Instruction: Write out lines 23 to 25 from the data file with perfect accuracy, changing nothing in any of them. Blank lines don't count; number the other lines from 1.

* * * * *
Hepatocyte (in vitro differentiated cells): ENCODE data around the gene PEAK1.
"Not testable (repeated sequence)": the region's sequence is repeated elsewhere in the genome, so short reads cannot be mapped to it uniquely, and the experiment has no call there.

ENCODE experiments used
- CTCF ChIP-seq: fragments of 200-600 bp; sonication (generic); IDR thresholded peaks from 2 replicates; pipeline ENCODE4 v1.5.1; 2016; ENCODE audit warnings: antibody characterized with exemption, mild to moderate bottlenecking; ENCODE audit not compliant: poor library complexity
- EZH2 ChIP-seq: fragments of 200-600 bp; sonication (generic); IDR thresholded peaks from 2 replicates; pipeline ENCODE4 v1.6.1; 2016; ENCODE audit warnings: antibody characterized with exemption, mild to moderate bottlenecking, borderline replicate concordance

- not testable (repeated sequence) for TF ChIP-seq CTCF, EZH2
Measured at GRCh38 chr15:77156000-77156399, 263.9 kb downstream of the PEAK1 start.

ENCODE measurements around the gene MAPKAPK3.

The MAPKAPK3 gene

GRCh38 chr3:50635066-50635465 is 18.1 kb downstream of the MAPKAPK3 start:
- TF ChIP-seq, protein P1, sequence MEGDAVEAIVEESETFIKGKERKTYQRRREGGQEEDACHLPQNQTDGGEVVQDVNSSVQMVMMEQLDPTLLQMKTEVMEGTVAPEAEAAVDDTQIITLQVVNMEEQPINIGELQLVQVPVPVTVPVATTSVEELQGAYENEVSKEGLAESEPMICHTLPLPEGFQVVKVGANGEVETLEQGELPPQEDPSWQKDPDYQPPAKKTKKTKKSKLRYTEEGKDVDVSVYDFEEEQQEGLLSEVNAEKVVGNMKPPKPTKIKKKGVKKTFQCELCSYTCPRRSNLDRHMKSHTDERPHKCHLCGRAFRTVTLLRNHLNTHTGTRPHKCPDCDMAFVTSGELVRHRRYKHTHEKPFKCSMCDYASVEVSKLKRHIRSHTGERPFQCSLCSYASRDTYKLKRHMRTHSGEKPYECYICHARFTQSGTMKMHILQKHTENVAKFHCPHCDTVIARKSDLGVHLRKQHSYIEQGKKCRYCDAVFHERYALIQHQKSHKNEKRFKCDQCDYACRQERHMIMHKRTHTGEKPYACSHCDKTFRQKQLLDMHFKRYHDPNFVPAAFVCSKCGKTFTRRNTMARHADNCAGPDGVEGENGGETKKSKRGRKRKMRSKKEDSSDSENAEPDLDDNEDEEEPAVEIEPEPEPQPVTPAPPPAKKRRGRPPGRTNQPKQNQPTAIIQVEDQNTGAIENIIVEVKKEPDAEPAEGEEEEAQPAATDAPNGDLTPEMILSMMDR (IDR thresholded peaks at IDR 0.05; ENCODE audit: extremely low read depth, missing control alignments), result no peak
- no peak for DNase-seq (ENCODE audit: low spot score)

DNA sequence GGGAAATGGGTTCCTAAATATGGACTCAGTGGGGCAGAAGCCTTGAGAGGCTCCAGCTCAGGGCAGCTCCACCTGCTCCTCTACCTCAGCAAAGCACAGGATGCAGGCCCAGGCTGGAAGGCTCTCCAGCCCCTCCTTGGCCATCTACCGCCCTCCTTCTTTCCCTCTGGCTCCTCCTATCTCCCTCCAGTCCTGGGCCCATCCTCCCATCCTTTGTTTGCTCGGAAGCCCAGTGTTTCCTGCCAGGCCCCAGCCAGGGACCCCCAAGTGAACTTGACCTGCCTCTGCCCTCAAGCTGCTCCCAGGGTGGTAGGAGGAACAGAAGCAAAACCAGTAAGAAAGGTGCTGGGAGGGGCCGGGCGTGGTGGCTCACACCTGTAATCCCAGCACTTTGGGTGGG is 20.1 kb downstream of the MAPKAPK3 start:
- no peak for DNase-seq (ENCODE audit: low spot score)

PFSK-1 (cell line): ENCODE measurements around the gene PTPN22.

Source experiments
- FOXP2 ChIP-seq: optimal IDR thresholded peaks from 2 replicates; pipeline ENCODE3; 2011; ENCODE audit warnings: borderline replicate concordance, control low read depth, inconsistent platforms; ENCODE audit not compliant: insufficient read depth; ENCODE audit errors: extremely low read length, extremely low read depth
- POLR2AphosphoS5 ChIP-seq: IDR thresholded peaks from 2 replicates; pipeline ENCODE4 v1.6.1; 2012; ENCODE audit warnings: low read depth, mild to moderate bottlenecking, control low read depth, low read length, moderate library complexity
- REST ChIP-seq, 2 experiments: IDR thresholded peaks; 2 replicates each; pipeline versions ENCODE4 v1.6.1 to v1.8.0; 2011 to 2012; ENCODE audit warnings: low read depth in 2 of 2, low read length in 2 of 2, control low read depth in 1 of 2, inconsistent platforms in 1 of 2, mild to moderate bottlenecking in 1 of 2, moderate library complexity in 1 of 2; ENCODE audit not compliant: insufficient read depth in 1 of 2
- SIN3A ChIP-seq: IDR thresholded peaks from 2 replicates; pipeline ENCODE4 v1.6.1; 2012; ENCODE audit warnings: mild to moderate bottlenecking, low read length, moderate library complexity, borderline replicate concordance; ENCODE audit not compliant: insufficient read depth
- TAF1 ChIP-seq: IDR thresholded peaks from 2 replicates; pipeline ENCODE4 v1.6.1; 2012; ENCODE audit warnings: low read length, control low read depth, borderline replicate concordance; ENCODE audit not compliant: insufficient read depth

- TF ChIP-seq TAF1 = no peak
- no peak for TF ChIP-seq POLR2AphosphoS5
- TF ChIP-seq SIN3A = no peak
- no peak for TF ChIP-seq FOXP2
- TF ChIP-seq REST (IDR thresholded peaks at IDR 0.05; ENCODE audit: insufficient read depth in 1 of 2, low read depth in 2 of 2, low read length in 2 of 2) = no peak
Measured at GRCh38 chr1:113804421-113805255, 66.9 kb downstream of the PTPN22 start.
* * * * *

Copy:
- no peak for TF ChIP-seq POLR2AphosphoS5
- TF ChIP-seq SIN3A = no peak
- no peak for TF ChIP-seq FOXP2